Sand Dunes of the Southwest

White Sands, NM

White Sands

Olsen Family Photo

The White Sands of New Mexico are unique in that they consist of gypsum rather than quartz sand grains. Gypsum is a mineral composed of calcium sulfate (calcium, sulfur, and oxygen) and water. Gypsum is rarely found in the form of sand because it is water-soluble, so rain would normally dissolve the gypsum and carry it away. However, the White Sands are located in a high desert area at the northern end of the Chihuahuan Desert, which averages only about 8-10 inches (250 mm) of rain per year.

Although today the area is mostly dry, in the last Ice Age a lake covered much of the Tularosa Basin where the White Sands are situated. Since the mountain-ringed basin is an internally drained valley with no outlet, gypsum that dissolved from the surrounding San Andres and Sacramento Mountains was trapped within the basin. When the water dried out, it left gypsum in a crystalline form, called selenite, on the surface. This process continues today with the water that drains into and evaporates from the Lake Lucero playa, which lies a few miles southwest of the dune field.

Weathering and erosion eventually break the selenite crystals into sand-size grains, which are carried away by the prevailing winds from the southwest, blowing across the dry lakebed and forming white dunes. The dunes constantly change shape and slowly move downwind, covering the plants in their path. The most active dunes are migrating to the northeast at a rate of up to 30 feet (9 meters) per year. Some species of plants can avoid being buried by the dunes through a process called "stem elongation." The plants quickly grow upward so that their leaves stay above the rising sand.

There are four types of dunes at White Sands National Monument: barchan, parabolic, transverse, and dome dunes. Unlike dunes made of quartz-based sand crystals, the glistening white gypsum can be walked upon safely with bare feet even in the hottest summer months. In areas accessible by car, children frequently use the dunes for downhill sledding all year-round.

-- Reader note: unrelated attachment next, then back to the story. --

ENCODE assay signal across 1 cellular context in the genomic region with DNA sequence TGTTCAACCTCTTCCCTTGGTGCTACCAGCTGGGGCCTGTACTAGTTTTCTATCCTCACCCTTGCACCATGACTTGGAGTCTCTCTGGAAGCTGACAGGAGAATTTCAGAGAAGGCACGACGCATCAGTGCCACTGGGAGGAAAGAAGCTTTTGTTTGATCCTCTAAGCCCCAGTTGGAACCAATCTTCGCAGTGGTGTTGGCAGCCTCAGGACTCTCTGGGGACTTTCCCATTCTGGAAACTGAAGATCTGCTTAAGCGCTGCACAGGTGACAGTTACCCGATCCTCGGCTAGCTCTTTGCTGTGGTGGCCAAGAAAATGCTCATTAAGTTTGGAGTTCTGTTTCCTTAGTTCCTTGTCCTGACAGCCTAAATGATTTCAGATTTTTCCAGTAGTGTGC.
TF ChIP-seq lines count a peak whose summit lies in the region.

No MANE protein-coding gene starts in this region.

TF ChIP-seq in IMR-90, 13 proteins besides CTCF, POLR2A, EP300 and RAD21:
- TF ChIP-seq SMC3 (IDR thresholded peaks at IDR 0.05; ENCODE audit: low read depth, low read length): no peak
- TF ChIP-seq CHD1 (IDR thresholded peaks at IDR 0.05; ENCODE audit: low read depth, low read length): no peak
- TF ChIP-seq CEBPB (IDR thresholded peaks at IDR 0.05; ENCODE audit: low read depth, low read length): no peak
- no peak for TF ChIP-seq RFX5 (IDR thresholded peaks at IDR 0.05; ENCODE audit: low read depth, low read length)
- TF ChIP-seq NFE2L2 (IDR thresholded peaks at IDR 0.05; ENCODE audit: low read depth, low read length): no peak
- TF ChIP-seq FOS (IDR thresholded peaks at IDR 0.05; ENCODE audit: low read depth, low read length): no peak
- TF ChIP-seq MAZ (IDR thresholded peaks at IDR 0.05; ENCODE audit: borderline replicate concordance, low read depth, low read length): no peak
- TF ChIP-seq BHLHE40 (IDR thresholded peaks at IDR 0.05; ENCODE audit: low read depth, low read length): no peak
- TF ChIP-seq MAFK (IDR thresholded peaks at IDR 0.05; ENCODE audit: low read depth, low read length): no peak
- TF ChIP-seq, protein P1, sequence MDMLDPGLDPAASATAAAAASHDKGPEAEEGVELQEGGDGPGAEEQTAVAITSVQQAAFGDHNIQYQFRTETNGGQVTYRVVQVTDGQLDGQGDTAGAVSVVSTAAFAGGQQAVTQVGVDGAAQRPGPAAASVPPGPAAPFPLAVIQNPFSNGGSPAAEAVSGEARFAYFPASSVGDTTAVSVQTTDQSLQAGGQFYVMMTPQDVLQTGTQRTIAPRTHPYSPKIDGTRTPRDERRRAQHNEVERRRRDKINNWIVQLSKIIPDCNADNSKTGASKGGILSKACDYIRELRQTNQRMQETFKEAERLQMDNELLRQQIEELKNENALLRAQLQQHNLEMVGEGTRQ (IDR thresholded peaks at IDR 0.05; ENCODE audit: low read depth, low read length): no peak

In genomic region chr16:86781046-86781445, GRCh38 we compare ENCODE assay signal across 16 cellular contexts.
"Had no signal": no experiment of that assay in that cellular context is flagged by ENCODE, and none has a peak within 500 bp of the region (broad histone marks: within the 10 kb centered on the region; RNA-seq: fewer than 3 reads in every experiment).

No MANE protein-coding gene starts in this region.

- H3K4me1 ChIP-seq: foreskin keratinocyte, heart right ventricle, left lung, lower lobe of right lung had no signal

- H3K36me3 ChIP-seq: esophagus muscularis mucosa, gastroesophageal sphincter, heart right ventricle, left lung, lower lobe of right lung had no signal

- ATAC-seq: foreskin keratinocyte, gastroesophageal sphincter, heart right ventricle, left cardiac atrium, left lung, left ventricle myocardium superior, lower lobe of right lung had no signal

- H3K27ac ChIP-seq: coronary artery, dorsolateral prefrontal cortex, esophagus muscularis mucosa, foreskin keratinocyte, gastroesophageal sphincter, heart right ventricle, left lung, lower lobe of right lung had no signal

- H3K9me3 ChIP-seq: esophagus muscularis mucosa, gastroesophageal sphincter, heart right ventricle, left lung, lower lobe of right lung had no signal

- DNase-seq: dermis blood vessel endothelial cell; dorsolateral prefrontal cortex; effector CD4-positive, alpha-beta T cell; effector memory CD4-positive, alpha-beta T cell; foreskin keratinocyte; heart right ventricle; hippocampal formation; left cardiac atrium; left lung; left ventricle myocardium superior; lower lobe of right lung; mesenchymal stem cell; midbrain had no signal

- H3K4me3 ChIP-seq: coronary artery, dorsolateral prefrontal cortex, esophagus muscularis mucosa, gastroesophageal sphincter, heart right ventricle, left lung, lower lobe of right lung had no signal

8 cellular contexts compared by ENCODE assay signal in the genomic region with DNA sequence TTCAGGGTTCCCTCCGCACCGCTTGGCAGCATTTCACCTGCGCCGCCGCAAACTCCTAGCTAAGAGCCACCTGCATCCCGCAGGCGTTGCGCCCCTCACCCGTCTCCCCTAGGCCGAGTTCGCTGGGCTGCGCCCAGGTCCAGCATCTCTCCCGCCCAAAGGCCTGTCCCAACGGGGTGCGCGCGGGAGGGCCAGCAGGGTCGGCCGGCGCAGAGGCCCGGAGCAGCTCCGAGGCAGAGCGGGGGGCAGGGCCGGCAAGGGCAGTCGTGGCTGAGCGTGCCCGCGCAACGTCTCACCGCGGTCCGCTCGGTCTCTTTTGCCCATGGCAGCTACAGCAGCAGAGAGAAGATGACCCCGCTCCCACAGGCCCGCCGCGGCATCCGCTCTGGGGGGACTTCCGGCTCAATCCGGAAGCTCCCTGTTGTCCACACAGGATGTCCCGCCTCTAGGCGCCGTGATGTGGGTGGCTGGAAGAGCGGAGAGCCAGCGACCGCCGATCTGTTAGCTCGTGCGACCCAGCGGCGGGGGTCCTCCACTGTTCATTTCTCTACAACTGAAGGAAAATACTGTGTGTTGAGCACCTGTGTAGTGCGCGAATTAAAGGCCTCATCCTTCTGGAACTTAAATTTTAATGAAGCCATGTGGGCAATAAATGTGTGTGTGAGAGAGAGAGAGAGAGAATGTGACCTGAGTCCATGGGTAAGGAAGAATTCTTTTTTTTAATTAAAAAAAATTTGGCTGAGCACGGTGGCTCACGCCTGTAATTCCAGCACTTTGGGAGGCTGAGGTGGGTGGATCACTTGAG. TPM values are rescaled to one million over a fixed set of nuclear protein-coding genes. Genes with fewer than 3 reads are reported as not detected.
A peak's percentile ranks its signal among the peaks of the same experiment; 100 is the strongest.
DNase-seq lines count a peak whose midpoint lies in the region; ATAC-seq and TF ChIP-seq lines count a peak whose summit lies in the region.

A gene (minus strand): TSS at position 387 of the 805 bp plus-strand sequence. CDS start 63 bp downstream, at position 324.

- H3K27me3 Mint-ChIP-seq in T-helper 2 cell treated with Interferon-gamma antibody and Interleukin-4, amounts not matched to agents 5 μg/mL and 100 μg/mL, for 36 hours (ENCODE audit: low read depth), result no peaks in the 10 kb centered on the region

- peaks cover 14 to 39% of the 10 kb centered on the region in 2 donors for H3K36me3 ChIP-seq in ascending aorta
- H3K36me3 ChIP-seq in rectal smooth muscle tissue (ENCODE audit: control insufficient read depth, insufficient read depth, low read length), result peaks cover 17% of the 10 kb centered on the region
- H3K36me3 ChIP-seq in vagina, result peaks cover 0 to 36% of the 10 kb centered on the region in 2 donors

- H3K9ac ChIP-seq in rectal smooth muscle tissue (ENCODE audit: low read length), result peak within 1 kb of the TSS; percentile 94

White Sands

Google Earth image

White Sands National Monument is located about 25 km (15 miles) southwest of Alamogordo, New Mexico, at an elevation of 4,235 feet (1,291 m). This national monument comprises the southern part of the 710-kmē (275-square-mile) glistening white sands, preserving a major portion (115 square miles, or approximately 40%) of the largest pure gypsum dune field in the world. Also protected within the monument are the plants and animals that have adapted to this arid, highly mineralized, constantly changing environment. The rest of the dunes are found on the White Sands Missile Range, military land that is used for testing various weapons and which is not open to the public.

White Sands Map

White Sands National Monument Map

References:

http://home.nps.gov/whsa/naturescience/index.htm
http://www.nature.nps.gov/geology/parks/whsa/index.cfm
http://www.nps.gov/archive/whsa/Geology%20of%20White%20Sands/GeoHome.html

Website design and content (c)2010 by Peter Olsen. This educational unit study was my PVCC honors project for GPH 211 Landform Processes.